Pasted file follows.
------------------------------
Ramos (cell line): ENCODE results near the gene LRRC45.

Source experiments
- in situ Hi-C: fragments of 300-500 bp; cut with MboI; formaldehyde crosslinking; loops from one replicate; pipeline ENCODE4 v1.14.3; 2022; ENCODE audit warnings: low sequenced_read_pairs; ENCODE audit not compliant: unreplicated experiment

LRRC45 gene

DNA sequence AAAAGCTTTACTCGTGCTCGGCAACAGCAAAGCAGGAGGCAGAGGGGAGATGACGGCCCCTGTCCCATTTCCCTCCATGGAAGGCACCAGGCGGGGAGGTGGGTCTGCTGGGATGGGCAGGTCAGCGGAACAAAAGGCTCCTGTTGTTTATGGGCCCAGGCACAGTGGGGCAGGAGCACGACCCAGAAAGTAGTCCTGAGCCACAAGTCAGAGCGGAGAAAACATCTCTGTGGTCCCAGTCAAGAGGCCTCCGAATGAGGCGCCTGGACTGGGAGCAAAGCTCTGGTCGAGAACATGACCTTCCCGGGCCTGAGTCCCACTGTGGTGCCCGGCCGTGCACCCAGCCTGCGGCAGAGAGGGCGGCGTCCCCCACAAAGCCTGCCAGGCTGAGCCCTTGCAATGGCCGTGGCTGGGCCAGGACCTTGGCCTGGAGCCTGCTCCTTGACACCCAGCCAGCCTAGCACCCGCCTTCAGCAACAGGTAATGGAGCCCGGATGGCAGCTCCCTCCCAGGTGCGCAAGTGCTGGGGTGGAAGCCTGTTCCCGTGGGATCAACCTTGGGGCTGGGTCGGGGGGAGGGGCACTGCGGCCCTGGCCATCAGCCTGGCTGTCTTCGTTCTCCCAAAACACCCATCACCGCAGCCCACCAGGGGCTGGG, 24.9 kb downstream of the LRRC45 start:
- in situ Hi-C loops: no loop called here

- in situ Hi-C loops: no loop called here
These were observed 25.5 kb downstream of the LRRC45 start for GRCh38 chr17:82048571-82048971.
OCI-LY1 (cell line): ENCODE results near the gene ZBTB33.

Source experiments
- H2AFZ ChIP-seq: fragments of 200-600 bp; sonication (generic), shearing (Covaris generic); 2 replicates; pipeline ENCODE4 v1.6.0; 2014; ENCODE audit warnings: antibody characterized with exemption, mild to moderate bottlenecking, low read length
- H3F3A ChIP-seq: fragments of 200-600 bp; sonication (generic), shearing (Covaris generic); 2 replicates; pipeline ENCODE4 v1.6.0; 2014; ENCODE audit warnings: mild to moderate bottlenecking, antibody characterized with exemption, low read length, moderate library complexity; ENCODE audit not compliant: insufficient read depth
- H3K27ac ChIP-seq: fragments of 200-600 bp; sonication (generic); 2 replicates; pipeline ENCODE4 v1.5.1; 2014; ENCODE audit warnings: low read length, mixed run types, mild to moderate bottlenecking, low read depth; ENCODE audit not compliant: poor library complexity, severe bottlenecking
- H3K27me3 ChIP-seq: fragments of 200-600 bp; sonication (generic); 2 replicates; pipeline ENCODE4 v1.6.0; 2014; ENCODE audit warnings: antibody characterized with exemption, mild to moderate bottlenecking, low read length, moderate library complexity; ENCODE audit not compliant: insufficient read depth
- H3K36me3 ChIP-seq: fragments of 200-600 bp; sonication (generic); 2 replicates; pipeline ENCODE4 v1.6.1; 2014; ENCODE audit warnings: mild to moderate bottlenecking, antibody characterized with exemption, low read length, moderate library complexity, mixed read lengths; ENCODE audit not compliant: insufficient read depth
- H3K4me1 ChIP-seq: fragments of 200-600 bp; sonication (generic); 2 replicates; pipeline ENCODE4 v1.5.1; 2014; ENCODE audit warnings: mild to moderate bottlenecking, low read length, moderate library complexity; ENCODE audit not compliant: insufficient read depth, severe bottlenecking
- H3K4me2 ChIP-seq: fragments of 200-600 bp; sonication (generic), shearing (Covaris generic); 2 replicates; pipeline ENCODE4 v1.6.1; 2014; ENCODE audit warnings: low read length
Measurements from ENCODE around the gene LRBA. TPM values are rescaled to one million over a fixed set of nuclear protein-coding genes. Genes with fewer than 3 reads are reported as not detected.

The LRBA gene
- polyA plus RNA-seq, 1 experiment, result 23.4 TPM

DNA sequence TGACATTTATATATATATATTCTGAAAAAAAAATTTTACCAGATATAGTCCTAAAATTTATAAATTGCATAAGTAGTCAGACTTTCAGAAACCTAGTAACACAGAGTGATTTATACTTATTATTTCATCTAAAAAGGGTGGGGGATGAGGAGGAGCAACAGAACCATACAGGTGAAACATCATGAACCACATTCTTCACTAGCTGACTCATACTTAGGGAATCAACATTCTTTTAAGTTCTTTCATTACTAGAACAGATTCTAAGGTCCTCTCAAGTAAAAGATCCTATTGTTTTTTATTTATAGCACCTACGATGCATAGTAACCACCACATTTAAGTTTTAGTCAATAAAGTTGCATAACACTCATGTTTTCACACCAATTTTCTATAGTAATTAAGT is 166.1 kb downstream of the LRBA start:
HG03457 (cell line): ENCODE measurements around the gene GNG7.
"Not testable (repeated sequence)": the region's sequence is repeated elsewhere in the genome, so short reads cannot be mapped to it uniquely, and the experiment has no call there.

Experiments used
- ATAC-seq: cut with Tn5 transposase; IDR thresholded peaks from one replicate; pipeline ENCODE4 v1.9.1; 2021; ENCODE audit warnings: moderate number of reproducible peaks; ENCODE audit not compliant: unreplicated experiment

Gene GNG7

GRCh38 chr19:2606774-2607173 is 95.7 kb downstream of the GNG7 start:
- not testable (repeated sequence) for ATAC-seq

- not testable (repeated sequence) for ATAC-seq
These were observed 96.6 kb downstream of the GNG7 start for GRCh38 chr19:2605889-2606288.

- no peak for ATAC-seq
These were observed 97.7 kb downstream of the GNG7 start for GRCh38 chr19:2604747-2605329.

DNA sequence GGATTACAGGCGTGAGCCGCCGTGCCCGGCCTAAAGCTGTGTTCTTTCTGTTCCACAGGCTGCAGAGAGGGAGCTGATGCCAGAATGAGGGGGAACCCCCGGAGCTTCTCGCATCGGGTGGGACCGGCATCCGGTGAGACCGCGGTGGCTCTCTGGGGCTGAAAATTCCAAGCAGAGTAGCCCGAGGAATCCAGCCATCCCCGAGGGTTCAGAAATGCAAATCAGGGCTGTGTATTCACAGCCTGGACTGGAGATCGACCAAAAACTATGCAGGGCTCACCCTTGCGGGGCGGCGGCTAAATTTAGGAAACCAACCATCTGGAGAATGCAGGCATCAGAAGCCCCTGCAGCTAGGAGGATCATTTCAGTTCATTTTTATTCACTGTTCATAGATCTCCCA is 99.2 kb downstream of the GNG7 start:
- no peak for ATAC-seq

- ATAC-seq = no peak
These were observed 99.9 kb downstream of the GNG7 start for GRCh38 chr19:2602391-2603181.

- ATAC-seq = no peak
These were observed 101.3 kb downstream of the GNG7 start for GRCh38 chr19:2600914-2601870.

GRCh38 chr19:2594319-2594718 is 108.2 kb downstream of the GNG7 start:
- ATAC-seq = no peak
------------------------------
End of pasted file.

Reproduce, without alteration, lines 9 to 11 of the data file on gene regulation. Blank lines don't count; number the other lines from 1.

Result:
OCI-LY1 (cell line): ENCODE results near the gene ZBTB33.

Source experiments
- H2AFZ ChIP-seq: fragments of 200-600 bp; sonication (generic), shearing (Covaris generic); 2 replicates; pipeline ENCODE4 v1.6.0; 2014; ENCODE audit warnings: antibody characterized with exemption, mild to moderate bottlenecking, low read length